HEATHFIELD (All Saints), a parish, in the union of Hailsham, hundred of Hawkesborough, rape of Hastings, E. division of Sussex, 9 miles (E. S. E.) from Uckfield; containing 1971 inhabitants. This is distinguished as the scene of a severe battle in the year 635, between Cadwallo, and Edwin of Northumbria and his son Osfrid, on a spot since named Slaughter Common, in which both Edwin and his son were slain; and also as the scene of a conflict in 1450, when the noted rebel Jack Cade was killed by Alexander Iden, sheriff of Kent. In that part of the village where the rebel fell, since called Cade-street, a monument recording the event was erected by the late Francis Newbery, Esq.; who, also, in commemoration of the defeat of the combined armaments of France and Spain at Gibraltar by General Elliot, afterwards Lord Heathfield, erected a lofty tower, from the summit of which a view over the surrounding country is obtained to the distance of fifty miles. The parish is situated on the road from Battle to Uckfield, and comprises 6117 acres, of which about 140 are hop-grounds, and 429 common or waste; the surface is beautifully diversified with hill and dale. The river Cuckmere has its source in Heathfield Park. Ironore is found in abundance, and cannon were formerly cast, but no works are carried on at present. The living is a vicarage, valued in the king's books at £10, and in the patronage of the Bishop of Chichester: the tithes have been commuted for £862. 5., of which £400 are payable to the Ecclesiastical Commission, and £462. 5. to the vicar; the former has 18, and the latter 17, acres of glebe. The church is a spacious structure, partly in the early and partly in the decorated English style, with a square embattled tower surmounted by a spire, and contains a handsome monument to General Elliot. There is a place of worship for Independents.
HEATHPOOL, a township, in the parish of KirkNewton, union, and W. division of the ward, of Glendale, N. division of Northumberland; containing 51 inhabitants, and comprising upwards of 1022 acres, in a mountainous district. It was the property of Lord Collingwood, the celebrated naval commander, in right of his wife, a daughter of J. E. Blackett, Esq., of Newcastle. Here are the remains of a border tower.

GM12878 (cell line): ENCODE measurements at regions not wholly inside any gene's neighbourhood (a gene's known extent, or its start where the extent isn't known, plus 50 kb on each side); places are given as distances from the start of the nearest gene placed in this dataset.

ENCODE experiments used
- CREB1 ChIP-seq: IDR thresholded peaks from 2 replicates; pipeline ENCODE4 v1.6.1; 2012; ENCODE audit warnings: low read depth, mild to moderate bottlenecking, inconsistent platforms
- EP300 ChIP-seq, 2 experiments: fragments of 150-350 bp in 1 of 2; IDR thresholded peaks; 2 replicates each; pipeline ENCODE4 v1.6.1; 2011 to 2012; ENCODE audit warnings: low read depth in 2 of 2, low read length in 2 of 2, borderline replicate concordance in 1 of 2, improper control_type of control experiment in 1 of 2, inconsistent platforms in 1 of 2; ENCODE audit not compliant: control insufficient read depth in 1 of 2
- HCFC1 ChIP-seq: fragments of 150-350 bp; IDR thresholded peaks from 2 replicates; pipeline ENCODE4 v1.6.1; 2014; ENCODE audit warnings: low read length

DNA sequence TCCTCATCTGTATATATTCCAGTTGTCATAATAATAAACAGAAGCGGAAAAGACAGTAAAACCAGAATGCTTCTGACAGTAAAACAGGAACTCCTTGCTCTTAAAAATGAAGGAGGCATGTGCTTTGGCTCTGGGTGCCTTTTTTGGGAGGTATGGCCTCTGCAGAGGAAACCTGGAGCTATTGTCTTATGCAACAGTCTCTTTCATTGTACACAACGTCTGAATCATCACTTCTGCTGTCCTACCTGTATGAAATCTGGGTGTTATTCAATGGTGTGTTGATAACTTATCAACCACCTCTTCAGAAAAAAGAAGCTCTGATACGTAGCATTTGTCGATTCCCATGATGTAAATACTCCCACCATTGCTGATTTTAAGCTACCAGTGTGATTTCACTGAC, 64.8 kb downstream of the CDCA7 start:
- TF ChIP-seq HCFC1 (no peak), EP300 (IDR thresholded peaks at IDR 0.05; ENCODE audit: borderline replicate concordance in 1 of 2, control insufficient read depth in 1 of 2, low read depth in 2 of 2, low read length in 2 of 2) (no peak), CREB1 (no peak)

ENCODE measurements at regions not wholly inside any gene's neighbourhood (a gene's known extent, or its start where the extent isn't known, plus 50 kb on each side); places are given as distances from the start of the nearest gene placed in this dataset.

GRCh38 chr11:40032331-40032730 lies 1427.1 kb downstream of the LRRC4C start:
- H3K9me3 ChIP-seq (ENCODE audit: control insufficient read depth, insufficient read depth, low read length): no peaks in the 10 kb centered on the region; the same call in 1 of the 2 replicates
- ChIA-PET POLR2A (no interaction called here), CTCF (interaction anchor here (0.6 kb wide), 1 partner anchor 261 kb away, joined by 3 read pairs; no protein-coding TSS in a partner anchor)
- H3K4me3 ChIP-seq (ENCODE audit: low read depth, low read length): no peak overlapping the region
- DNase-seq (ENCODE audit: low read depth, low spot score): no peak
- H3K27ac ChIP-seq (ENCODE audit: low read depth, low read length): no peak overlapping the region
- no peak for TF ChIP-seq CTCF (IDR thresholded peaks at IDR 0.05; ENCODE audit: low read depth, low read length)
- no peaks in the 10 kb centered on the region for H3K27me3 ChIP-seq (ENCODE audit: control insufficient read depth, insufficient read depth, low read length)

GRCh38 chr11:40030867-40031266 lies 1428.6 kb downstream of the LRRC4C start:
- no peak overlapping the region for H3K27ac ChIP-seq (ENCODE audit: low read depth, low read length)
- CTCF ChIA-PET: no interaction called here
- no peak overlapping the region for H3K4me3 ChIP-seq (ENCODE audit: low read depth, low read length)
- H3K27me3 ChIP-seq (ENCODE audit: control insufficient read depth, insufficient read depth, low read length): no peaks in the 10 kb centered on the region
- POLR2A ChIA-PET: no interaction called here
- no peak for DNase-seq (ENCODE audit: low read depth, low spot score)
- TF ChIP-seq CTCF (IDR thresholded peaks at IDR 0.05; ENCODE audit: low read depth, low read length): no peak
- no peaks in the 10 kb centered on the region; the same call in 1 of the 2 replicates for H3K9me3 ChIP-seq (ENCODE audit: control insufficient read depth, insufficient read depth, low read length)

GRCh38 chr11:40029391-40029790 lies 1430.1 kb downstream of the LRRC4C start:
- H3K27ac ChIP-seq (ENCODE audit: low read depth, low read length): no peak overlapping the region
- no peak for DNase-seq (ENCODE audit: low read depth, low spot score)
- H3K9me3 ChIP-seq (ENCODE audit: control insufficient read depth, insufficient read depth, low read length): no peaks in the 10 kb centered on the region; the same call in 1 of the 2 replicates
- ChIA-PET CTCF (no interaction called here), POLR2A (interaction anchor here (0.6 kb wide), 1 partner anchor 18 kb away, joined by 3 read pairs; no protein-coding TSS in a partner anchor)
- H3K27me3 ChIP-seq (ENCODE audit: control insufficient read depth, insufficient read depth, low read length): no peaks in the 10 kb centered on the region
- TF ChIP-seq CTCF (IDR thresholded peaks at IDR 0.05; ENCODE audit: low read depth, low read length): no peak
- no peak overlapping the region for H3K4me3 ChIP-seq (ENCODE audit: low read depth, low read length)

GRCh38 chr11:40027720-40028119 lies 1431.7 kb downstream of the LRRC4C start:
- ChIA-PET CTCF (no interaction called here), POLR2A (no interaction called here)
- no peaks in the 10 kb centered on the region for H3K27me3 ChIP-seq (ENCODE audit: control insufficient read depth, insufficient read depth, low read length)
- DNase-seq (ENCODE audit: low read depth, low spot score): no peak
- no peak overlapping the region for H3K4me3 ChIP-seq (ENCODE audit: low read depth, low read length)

Heathwaite, Lancashire.—See Woodland.
HEATHY-LEE, a township, in the parish of Alstonfield, union of Leek, N. division of the hundred of Totmonslow and of the county of Stafford, 2¾ miles (W. by N.) from Longnor; containing 633 inhabitants. This is a moorland township comprising 5487 acres, and includes the village of Hardings-Booth, two miles west of Longnor; and the scattered districts of Broncott, Morredge-Top, Middle-Hills, Longnor-Mill, Downsdale, and some others on the banks of the Manyfold river.
Heaton, with Oxcliffe
HEATON, with Oxcliffe, a township, in the parish of Lancaster, hundred of Lonsdale south of the Sands, N. division of Lancashire, 3 miles (W. by S.) from Lancaster; containing 149 inhabitants. In the reign of Edward I., Heaton was held under the earls of Lincoln, and Oxcliffe under the earls of Lancaster. In the 47th of Edward III., the lord of Heaton cum Oxcliffe paid a reasonable aid of 10s. towards the marriage of the eldest daughter of John of Gaunt, Duke of Lancaster; and in the 51st of the same reign, William de Heton, descended from very early benefactors of the abbey of Furness, made grants of land in "Heton." The manor passed at a subsequent period to the Catterels, and from them to the De Brockholes. The principal proprietors now are, Thomas Fitzherbert Brockholes, Esq., of Claughton Hall, and Mrs. John Ford, of Ellel Hall. The township is situated on the banks of the Lune, and comprises 1972 acres, whereof 279 are marsh land. The tithes have been commuted for £245. 10. payable to the impropriator, and £122. 15. to the incumbent of Overton.
HEATON, a township, in the parish of Deane, union of Bolton, hundred of Salford, S. division of Lancashire, 2½ miles (W. by N.) from Bolton; containing 713 inhabitants. In the 32nd of Edward I., Richard de Hulton had a charter of free warren in his demesne lands here. The township comprises 1630 acres; it is bounded on the south by the Croal rivulet, and the road from Bolton to Chorley passes through its northern part. Coal, slate, and stone are abundant. The property belongs exclusively to H. Tempest, Esq.